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Why Are Millions of Golf Fans Switching Off Their TVs

By: | Mon 22 Apr 2024

A worrying statistic emerged as the dust settled on The Masters

It is traditionally the most-watched golf tournament on the planet but CBS in America revealed that its viewing figures had fallen from well over 12 million in 2023 to less than 10 million this time around. Not even the much-anticipated return of Tiger Woods could save the day.

This is in line with what is happening with regular PGA Tour events, which have all seen a worrying fall in viewing figures in 2024. This year’s figures were the third-worst in Masters history - only 2020 and 2021, at the height of the Covid pandemic, were worse.

And the figures for the final round on Sunday were 20% lower than 2023 - the fact that Woods had recorded his worst-ever score at Augusta the previous day probably didn’t help.

However, the figures for the first two rounds of ESPN’s live coverage attracted the largest two-day average for its 3pm coverage since 2018, according to Nielsen Fast National data.

A two-day average of 3.4 million viewers watched the live coverage from Augusta, including 3.2 million for the first round on Thursday and 3.6 million for the second round on Friday.

The audience of 3.6 million for the second round was up 69% over the viewership average of 2.1 million for the rain-delayed second round in 2023. Friday’s audience peaked at 3.9 million in the 5:30 p.m. quarter-hour. On Friday morning, ESPN also aired live coverage of the conclusion of the first round, which was suspended on Thursday due to darkness. The telecast averaged 922,000 viewers from 7:45-10 a.m.

There is little doubt that those figures were as high as they were because people were tuning in to see how Woods fared.

Tiger Woods

So why were the overall figures so poor? There are a couple of reasons:

As good as Scottie Scheffler is (and he is VERY, VERY good), he is not box office. He does everything really well and I am a huge admirer but he would probably be the first to admit that he does not possess a huge amount of charisma. And his interviews are hardly edge-of-the-seat stuff.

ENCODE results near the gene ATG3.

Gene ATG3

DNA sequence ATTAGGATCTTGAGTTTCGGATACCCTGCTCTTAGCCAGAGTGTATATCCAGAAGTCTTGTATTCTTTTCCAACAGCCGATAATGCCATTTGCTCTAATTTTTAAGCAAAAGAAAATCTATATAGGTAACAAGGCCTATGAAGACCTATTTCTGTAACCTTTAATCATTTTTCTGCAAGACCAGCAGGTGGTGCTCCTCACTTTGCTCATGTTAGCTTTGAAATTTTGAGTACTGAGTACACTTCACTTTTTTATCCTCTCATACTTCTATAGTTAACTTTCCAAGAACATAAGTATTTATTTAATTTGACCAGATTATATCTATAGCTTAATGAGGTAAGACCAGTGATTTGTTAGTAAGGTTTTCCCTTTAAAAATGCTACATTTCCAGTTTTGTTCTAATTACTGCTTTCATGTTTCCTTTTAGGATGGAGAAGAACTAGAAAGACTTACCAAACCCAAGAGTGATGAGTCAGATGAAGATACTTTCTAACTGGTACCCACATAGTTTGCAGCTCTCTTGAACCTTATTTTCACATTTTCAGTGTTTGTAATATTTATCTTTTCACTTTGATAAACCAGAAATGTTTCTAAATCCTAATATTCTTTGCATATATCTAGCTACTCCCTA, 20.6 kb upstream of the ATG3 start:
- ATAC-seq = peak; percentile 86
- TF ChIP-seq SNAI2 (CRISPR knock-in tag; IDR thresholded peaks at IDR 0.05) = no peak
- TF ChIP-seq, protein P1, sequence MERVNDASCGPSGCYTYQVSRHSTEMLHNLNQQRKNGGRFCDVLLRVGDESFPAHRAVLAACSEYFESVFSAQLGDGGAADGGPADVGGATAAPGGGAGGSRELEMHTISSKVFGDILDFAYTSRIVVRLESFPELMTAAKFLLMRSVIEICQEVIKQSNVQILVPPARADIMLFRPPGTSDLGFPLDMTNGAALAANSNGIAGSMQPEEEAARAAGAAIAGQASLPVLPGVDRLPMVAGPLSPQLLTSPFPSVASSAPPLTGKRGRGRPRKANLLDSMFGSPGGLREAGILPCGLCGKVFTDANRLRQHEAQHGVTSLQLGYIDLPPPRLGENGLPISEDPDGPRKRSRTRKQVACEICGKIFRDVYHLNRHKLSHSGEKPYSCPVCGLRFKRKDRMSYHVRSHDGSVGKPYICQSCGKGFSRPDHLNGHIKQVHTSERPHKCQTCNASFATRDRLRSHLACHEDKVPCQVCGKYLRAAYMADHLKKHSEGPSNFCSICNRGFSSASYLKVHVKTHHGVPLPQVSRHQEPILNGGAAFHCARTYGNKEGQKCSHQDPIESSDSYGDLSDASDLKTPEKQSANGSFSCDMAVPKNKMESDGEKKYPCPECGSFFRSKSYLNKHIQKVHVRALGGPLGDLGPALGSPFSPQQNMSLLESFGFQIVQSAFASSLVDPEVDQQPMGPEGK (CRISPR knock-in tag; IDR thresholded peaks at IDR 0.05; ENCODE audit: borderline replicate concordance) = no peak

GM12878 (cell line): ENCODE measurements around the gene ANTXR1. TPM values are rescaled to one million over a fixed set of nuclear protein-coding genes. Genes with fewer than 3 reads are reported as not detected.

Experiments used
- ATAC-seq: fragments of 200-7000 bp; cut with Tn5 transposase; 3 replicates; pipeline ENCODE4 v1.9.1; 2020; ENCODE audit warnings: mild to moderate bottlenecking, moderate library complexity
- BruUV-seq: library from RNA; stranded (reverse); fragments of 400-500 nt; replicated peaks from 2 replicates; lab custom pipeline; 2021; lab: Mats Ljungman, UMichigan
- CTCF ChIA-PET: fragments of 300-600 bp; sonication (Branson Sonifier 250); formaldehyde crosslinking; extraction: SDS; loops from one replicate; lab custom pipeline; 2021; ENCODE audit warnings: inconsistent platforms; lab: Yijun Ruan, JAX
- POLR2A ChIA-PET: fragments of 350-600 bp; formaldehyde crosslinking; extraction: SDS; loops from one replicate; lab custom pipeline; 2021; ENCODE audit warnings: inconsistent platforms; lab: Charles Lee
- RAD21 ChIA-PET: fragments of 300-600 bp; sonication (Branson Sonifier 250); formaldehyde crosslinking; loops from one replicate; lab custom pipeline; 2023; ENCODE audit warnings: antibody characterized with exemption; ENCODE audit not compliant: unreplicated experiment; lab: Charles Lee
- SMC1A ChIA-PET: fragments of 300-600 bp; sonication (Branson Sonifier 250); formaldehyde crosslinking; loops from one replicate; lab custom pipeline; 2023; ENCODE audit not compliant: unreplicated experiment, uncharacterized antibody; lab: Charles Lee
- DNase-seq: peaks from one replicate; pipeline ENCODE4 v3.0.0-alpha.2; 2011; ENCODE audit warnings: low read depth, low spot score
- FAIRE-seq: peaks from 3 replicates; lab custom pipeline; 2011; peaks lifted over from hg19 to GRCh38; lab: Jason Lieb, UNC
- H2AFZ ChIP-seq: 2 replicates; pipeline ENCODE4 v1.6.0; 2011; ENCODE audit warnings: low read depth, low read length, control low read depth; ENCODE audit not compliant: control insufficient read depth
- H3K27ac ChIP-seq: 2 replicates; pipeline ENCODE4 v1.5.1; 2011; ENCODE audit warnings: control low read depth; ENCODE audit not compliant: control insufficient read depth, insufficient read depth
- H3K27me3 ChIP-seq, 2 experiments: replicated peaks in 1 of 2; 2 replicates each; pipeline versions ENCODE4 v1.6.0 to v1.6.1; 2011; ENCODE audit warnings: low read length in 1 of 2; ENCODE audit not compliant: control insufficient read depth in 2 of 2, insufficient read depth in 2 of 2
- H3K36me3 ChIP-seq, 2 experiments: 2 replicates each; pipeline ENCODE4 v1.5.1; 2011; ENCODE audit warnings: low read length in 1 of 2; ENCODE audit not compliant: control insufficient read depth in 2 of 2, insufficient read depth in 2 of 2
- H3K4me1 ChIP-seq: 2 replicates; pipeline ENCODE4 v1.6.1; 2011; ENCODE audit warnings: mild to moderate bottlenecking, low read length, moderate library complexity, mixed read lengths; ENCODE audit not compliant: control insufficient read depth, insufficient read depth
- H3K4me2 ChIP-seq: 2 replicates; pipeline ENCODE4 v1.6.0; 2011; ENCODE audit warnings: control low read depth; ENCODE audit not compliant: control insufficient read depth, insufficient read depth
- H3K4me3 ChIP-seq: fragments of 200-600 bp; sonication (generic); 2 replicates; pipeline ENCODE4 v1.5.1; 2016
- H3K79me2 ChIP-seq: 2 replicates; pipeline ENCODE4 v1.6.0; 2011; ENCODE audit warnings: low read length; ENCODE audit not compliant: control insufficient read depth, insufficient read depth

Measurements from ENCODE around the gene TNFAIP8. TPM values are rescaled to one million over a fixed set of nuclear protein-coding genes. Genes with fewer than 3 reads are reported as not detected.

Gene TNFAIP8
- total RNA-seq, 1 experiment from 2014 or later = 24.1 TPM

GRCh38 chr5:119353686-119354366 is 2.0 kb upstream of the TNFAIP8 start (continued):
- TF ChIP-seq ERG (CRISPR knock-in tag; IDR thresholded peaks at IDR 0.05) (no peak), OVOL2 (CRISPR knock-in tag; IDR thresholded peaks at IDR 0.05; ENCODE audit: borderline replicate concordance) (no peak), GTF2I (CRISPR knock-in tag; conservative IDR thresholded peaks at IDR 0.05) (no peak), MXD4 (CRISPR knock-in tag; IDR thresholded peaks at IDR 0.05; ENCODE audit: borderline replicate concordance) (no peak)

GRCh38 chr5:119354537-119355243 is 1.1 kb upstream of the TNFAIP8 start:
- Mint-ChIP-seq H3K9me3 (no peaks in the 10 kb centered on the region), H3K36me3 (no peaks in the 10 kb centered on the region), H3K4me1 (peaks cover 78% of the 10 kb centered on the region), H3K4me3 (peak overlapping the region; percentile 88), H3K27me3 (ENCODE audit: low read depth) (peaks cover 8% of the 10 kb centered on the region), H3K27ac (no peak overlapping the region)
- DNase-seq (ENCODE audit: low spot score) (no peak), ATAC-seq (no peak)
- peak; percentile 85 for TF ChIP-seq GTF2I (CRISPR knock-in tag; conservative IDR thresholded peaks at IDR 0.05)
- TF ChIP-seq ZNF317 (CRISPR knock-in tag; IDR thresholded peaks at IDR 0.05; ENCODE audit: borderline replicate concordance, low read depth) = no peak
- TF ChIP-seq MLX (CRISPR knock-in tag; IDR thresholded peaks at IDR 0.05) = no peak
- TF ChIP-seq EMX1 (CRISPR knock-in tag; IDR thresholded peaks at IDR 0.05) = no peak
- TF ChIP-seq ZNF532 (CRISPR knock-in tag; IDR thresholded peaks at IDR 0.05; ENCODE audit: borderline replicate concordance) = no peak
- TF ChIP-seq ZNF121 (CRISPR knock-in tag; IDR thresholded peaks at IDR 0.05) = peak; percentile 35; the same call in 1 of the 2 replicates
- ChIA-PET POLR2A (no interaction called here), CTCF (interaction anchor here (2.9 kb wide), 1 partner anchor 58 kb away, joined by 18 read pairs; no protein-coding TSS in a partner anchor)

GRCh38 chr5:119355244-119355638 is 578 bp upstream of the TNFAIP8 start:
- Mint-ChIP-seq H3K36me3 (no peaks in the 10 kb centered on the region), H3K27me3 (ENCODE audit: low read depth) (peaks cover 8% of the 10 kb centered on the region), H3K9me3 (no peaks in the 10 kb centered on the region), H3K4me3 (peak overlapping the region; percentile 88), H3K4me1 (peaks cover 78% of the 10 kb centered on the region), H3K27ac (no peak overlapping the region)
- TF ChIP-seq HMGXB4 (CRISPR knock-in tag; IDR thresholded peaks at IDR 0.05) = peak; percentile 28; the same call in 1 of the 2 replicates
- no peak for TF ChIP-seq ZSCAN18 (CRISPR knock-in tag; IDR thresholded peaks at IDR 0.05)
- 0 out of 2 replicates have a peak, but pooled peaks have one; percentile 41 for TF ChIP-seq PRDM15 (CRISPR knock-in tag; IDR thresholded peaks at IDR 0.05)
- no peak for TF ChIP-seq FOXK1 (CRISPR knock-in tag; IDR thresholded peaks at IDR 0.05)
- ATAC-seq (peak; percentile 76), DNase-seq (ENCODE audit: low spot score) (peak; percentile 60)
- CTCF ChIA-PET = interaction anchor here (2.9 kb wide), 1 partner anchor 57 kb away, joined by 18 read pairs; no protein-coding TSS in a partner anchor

I guarantee that had Woods managed to kick off his Augusta challenge with a 67 or a 68 then huge numbers of people would have tuned in to watch him. But, quite frankly, nobody wants to see the 15-time major champion make the cut and then spend the weekend leaving us all wondering if he is going to be able to complete 72 holes.

I also believe that had Rory McIlroy gone to Augusta National in prime form then the TV audience would have been much larger as people tuned in to see his latest attempt to secure the career grand slam. A resurgent Jordan Spieth might also have moved the dial.

McIlroy hasn’t won on the PGA Tour in 10 months. Spieth, Justin Thomas, Xander Schauffele and Patrick Cantlay haven’t won in two years.

The worrying thing for the PGA Tour is that this is a growing trend at a time when other sports are growing in popularity.

And then, of course, there is the LIV factor. The likes of Jon Rahm, Bryson DeChambeau and Brooks Koepka are spending most of their lives on a tour that struggles to reach 200,000 viewers.

There is no doubt that your average golf fan is just plain fed up with the way that professional golf has been split by the arrival of LIV. We are all weary of the defections, the talk about money and the rumours about who will be the next player to make the move. Although the PGA Tour will be relieved to have heard McIlroy say that he is going nowhere and will be finishing his career there.

It is a harsh reality that without TV money, professional golf is not profitable. And without TV viewers, even the Saudi mega-money will not be enough to keep professional golf afloat as we move forward. 

It is abundantly clear to everybody that we must find a solution that will bring golf’s best players together for more than four weeks a year. 

The problem is that we seem to be no nearer finding an answer than we were when PGA Tour Commissioner Jay Monahan announced a deal was in the offing in June last year.

If it continues, golf fans will continue to switch off their TVs in their droves - and there will be no way back.

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What do you think? post your thoughts and feedback on the Golfshake Forum: https://forum.golfshake.com/

Tags: PGA Tour LIV Golf european tour dp world tour

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